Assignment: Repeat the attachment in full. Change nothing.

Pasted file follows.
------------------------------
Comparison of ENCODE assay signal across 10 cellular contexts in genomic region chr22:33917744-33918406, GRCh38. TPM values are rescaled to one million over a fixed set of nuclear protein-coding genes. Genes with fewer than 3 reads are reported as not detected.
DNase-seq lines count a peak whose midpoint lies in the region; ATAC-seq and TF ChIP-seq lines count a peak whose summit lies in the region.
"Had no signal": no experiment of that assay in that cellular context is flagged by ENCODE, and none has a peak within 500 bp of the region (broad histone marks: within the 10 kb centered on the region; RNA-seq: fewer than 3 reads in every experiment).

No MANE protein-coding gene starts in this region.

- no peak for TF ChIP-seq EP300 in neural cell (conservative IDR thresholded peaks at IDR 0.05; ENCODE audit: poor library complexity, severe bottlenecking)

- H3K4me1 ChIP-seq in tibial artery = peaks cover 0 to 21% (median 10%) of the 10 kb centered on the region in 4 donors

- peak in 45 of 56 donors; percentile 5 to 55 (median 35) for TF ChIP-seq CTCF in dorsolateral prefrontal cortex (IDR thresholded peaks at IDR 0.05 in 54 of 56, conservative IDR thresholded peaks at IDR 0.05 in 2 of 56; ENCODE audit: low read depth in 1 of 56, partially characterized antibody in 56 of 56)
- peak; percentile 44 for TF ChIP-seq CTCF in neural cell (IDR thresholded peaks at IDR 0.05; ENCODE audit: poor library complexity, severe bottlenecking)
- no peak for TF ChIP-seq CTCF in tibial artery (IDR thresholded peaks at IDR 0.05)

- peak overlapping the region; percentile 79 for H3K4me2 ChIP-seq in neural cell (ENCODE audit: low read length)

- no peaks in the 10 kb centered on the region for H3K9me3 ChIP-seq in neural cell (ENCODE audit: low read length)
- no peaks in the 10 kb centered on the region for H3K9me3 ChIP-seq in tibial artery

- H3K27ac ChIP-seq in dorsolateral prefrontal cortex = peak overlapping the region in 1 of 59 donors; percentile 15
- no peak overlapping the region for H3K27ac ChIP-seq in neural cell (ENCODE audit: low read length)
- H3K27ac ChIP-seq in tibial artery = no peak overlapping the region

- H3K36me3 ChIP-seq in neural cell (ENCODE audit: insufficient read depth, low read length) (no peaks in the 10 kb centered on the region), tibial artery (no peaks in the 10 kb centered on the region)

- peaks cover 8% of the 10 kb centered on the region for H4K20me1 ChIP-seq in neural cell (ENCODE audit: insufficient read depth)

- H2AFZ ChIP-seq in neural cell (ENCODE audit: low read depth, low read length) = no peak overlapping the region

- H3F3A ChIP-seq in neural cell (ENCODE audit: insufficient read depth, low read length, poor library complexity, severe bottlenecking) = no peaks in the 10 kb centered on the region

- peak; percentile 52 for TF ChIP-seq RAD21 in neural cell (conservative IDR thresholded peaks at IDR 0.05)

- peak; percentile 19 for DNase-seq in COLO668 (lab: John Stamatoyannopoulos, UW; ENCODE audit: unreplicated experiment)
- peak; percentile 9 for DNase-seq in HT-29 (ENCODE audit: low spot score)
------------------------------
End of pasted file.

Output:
Comparison of ENCODE assay signal across 10 cellular contexts in genomic region chr22:33917744-33918406, GRCh38. TPM values are rescaled to one million over a fixed set of nuclear protein-coding genes. Genes with fewer than 3 reads are reported as not detected.
DNase-seq lines count a peak whose midpoint lies in the region; ATAC-seq and TF ChIP-seq lines count a peak whose summit lies in the region.
"Had no signal": no experiment of that assay in that cellular context is flagged by ENCODE, and none has a peak within 500 bp of the region (broad histone marks: within the 10 kb centered on the region; RNA-seq: fewer than 3 reads in every experiment).

No MANE protein-coding gene starts in this region.

- no peak for TF ChIP-seq EP300 in neural cell (conservative IDR thresholded peaks at IDR 0.05; ENCODE audit: poor library complexity, severe bottlenecking)

- H3K4me1 ChIP-seq in tibial artery = peaks cover 0 to 21% (median 10%) of the 10 kb centered on the region in 4 donors

- peak in 45 of 56 donors; percentile 5 to 55 (median 35) for TF ChIP-seq CTCF in dorsolateral prefrontal cortex (IDR thresholded peaks at IDR 0.05 in 54 of 56, conservative IDR thresholded peaks at IDR 0.05 in 2 of 56; ENCODE audit: low read depth in 1 of 56, partially characterized antibody in 56 of 56)
- peak; percentile 44 for TF ChIP-seq CTCF in neural cell (IDR thresholded peaks at IDR 0.05; ENCODE audit: poor library complexity, severe bottlenecking)
- no peak for TF ChIP-seq CTCF in tibial artery (IDR thresholded peaks at IDR 0.05)

- peak overlapping the region; percentile 79 for H3K4me2 ChIP-seq in neural cell (ENCODE audit: low read length)

- no peaks in the 10 kb centered on the region for H3K9me3 ChIP-seq in neural cell (ENCODE audit: low read length)
- no peaks in the 10 kb centered on the region for H3K9me3 ChIP-seq in tibial artery

- H3K27ac ChIP-seq in dorsolateral prefrontal cortex = peak overlapping the region in 1 of 59 donors; percentile 15
- no peak overlapping the region for H3K27ac ChIP-seq in neural cell (ENCODE audit: low read length)
- H3K27ac ChIP-seq in tibial artery = no peak overlapping the region

- H3K36me3 ChIP-seq in neural cell (ENCODE audit: insufficient read depth, low read length) (no peaks in the 10 kb centered on the region), tibial artery (no peaks in the 10 kb centered on the region)

- peaks cover 8% of the 10 kb centered on the region for H4K20me1 ChIP-seq in neural cell (ENCODE audit: insufficient read depth)

- H2AFZ ChIP-seq in neural cell (ENCODE audit: low read depth, low read length) = no peak overlapping the region

- H3F3A ChIP-seq in neural cell (ENCODE audit: insufficient read depth, low read length, poor library complexity, severe bottlenecking) = no peaks in the 10 kb centered on the region

- peak; percentile 52 for TF ChIP-seq RAD21 in neural cell (conservative IDR thresholded peaks at IDR 0.05)

- peak; percentile 19 for DNase-seq in COLO668 (lab: John Stamatoyannopoulos, UW; ENCODE audit: unreplicated experiment)
- peak; percentile 9 for DNase-seq in HT-29 (ENCODE audit: low spot score)